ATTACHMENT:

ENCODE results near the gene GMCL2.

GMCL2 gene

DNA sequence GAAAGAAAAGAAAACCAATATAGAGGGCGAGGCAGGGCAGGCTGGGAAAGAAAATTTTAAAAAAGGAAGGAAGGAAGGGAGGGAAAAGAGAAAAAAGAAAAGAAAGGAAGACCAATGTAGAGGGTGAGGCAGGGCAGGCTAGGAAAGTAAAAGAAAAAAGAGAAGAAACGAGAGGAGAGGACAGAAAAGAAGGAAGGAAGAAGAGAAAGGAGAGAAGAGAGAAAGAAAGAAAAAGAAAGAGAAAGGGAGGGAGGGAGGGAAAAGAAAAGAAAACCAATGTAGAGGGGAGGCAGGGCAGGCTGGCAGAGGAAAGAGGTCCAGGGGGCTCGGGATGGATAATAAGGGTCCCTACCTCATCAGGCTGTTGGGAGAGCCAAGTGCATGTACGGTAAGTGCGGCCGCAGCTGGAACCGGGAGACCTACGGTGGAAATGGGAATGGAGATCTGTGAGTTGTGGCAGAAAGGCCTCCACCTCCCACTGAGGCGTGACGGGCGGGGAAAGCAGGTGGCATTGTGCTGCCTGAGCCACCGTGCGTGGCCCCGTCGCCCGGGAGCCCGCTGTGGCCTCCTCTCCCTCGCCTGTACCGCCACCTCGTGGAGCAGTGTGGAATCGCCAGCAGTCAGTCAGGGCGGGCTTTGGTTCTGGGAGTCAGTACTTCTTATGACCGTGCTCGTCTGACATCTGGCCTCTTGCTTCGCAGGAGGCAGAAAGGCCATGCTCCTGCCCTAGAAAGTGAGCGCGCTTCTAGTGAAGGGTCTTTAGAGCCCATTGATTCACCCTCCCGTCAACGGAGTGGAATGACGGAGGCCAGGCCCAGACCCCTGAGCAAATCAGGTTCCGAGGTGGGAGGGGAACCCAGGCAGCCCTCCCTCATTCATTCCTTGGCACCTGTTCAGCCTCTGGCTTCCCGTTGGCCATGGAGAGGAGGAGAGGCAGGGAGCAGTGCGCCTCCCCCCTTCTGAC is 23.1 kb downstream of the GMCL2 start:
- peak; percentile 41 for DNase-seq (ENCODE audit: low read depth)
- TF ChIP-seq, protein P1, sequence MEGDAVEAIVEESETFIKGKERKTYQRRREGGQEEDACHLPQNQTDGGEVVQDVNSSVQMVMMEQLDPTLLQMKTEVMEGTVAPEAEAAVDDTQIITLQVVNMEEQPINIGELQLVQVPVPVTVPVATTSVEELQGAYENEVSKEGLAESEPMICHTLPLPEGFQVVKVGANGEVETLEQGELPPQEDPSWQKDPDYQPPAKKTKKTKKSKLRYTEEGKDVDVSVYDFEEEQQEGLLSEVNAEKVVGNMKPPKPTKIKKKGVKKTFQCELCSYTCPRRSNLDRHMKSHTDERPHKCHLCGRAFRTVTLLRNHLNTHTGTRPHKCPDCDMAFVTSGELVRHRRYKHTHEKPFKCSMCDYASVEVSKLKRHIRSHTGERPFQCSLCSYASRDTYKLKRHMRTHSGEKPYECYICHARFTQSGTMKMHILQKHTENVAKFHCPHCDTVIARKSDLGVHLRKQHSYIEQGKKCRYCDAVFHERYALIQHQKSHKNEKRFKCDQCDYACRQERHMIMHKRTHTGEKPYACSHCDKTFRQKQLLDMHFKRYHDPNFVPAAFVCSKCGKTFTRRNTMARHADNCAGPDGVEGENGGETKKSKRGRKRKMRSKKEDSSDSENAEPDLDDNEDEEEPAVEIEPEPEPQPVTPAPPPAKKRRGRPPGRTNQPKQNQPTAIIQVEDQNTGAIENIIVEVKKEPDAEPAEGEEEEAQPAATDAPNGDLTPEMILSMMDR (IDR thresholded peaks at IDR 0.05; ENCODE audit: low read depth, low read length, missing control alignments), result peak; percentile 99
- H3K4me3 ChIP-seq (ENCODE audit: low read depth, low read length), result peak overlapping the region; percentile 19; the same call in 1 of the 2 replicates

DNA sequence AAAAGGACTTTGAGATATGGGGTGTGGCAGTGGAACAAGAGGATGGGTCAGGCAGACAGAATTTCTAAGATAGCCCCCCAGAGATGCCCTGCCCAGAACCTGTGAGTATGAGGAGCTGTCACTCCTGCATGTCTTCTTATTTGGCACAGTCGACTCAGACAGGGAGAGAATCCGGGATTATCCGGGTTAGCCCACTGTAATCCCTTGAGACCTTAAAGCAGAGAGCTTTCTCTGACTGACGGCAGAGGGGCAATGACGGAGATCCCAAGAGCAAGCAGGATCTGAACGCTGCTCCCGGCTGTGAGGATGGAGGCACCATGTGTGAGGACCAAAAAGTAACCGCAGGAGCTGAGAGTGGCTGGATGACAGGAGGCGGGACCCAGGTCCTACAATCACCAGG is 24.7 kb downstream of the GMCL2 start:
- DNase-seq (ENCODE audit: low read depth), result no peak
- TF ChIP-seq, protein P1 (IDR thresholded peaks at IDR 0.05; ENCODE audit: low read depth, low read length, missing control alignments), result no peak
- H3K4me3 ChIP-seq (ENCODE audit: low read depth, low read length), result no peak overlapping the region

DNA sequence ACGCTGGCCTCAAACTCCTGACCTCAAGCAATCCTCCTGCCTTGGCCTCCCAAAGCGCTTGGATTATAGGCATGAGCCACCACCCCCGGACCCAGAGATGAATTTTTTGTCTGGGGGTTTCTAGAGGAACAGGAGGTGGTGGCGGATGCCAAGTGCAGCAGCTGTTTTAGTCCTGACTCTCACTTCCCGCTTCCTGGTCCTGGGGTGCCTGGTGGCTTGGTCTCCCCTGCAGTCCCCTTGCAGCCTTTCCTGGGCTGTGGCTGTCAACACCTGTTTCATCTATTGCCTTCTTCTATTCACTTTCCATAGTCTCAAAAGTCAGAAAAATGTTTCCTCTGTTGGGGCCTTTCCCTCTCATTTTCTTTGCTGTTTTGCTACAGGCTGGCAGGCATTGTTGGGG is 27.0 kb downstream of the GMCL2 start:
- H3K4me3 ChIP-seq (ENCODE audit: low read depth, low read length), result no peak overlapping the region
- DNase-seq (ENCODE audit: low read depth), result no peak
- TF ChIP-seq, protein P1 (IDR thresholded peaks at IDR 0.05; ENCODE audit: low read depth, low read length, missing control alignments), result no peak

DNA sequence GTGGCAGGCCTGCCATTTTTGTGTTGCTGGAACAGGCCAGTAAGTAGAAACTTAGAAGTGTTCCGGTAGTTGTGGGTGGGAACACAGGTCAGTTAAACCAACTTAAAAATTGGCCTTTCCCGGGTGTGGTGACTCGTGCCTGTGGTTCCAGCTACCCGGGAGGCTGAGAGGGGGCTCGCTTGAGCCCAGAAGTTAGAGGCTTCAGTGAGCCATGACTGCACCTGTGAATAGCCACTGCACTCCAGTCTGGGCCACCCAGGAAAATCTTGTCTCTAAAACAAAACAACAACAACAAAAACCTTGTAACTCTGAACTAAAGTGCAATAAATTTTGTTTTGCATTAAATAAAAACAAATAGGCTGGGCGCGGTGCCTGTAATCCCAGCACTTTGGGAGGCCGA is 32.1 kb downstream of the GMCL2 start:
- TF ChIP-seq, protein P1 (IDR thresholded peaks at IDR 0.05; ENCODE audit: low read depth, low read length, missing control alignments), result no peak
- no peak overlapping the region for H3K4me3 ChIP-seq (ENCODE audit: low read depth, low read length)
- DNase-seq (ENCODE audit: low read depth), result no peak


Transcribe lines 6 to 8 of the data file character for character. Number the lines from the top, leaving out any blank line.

- H3K4me3 ChIP-seq (ENCODE audit: low read depth, low read length), result peak overlapping the region; percentile 19; the same call in 1 of the 2 replicates

DNA sequence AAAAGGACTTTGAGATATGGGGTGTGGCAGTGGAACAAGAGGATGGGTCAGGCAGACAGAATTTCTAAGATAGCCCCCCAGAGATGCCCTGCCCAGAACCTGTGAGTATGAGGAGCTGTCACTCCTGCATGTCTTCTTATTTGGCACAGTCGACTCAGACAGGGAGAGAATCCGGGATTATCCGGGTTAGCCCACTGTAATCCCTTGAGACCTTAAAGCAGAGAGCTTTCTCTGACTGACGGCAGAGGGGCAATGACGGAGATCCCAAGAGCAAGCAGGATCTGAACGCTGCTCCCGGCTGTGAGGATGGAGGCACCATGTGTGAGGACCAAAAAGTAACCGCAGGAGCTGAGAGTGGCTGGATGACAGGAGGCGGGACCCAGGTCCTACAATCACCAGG is 24.7 kb downstream of the GMCL2 start:
- DNase-seq (ENCODE audit: low read depth), result no peak